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Going Soft: How the Rise of Software-Based Innovation Led to the Decline of Japan's IT Industry and the Resurgence of Silicon Valley

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Author Info

  • Ashish Arora

    (Fuqua School of Business, Duke University, and NBER)

  • Lee G. Branstetter

    (Carnegie Mellon University and NBER)

  • Matej Drev

    (Carnegie Mellon University)

Abstract

This paper documents a systematic shift in the nature of innovation in information technology (IT) toward increasing dependence on software. Using a broad panel of U.S. and Japanese publicly listed IT firms in the period 1983 to 2004, we show that this change in the nature of IT innovation had differential effects on the performance of the IT industries in the United States and Japan, resulting in U.S. firms increasingly outperforming their Japanese counterparts, particularly in more software-intensive sectors. We provide suggestive evidence that human resource constraints played a role in preventing Japanese firms from adapting to the documented shift in IT innovation. © 2013 The President and Fellows of Harvard College and the Massachusetts Institute of Technology.

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Bibliographic Info

Article provided by MIT Press in its journal Review of Economics and Statistics.

Volume (Year): 95 (2013)
Issue (Month): 3 (July)
Pages: 757-775

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Handle: RePEc:tpr:restat:v:95:y:2013:i:3:p:757-775

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Web page: http://mitpress.mit.edu/journals/

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Related research

Keywords: information technology; software; Japan; Silicon Valley;

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References

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  1. Nicholas Bloom & Raffaella Sadun & John Van Reenen, 2012. "Americans Do IT Better: US Multinationals and the Productivity Miracle," American Economic Review, American Economic Association, vol. 102(1), pages 167-201, February.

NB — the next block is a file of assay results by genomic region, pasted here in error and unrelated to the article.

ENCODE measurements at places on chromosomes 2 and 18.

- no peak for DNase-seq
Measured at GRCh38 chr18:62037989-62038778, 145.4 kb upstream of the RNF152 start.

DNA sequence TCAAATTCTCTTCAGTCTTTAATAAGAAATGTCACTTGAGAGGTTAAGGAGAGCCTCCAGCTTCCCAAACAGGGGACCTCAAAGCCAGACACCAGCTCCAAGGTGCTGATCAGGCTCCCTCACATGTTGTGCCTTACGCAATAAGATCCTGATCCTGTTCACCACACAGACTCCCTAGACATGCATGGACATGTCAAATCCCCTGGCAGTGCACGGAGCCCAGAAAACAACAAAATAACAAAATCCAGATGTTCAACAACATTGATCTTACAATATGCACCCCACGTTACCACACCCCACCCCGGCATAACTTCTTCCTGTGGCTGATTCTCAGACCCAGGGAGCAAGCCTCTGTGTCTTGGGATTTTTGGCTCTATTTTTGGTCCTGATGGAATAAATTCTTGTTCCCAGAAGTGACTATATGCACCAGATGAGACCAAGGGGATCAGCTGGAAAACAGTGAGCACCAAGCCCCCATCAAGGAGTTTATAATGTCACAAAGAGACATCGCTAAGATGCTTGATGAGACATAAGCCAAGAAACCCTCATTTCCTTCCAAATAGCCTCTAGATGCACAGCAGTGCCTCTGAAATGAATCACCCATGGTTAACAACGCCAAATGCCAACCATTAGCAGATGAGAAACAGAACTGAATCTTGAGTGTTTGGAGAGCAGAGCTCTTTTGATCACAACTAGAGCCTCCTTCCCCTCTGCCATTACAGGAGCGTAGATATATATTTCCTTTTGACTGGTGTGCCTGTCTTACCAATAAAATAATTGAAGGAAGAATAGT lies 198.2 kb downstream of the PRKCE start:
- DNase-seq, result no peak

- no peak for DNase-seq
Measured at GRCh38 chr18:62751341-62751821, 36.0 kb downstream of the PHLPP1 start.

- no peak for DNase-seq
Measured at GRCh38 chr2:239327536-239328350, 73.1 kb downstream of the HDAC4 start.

2. Ashish Arora & Lee G. Branstetter & Matej Drev, 2011. "Going Soft: How the Rise of Software Based Innovation Led to the Decline of Japan's IT Industry and the Resurgence of Silicon Valley," Global COE Hi-Stat Discussion Paper Series gd11-199, Institute of Economic Research, Hitotsubashi University.
  3. Dudley, Leonard & Moenius, Johannes, 2007. "The great realignment: How factor-biased innovation reshaped comparative advantage in the U.S. and Japan, 1970-1992," Japan and the World Economy, Elsevier, vol. 19(1), pages 112-132, January.
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  7. Jennifer Hunt & Marjolaine Gauthier-Loiselle, 2010. "How Much Does Immigration Boost Innovation?," American Economic Journal: Macroeconomics, American Economic Association, vol. 2(2), pages 31-56, April.
  8. Dale W. Jorgenson & Koji Nomura, 2005. "The Industry Origins of Japanese Economic Growth," NBER Working Papers 11800, National Bureau of Economic Research, Inc.
  9. Magnus Blomström & Jennifer Corbett & Fumio Hayashi & Anil Kashyap, 2003. "Structural Impediments to Growth in Japan," NBER Books, National Bureau of Economic Research, Inc, number blom03-1.
  10. Jacob Funk Kirkegaard, 2005. "Outsourcing and Skill Imports: Foreign High-Skilled Workers on H-1B and L-1 Visas in the United States," Working Paper Series WP05-15, Peterson Institute for International Economics.
  11. Ricardo J. Caballero & Adam B. Jaffe, 1993. "How High are the Giants' Shoulders: An Empirical Assessment of Knowledge Spillovers and Creative Destruction in a Model of Economic Growth," NBER Working Papers 4370, National Bureau of Economic Research, Inc.
  12. Griliches, Zvi, 1990. "Patent Statistics as Economic Indicators: A Survey," Journal of Economic Literature, American Economic Association, vol. 28(4), pages 1661-1707, December.
  13. William R. Kerr & William F. Lincoln, 2008. "The Supply Side of Innovation: H-1B Visa Reforms and US Ethnic Invention," Harvard Business School Working Papers 09-005, Harvard Business School.
  14. Adam B. Jaffe & Manuel Trajtenberg, 1996. "Flows of Knowledge from Universities and Federal Labs: Modeling the Flowof Patent Citations Over Time and Across Institutional and Geographic Boundari," NBER Working Papers 5712, National Bureau of Economic Research, Inc.
  15. Iain M. Cockburn & Megan MacGarvie, 2007. "Patents, Thickets, and the Financing of Early-Stage Firms: Evidence from the Software Industry," NBER Working Papers 13644, National Bureau of Economic Research, Inc.
  16. James Bessen & Robert M. Hunt, 2004. "An empirical look at software patents," Working Papers 03-17, Federal Reserve Bank of Philadelphia.
  17. Sadao Nagaoka, 2007. "Assessing the R&D Management of a Firm in Terms of Speed and Science Linkage: Evidence from the US Patents," Journal of Economics & Management Strategy, Wiley Blackwell, vol. 16(1), pages 129-156, 03.
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Cited by:
  1. Ashish Arora & Lee G. Branstetter & Matej Drev, 2010. "Going Soft: How the Rise of Software Based Innovation Led to the Decline of Japan's IT Industry and the Resurgence of Silicon Valley," NBER Working Papers 16156, National Bureau of Economic Research, Inc.

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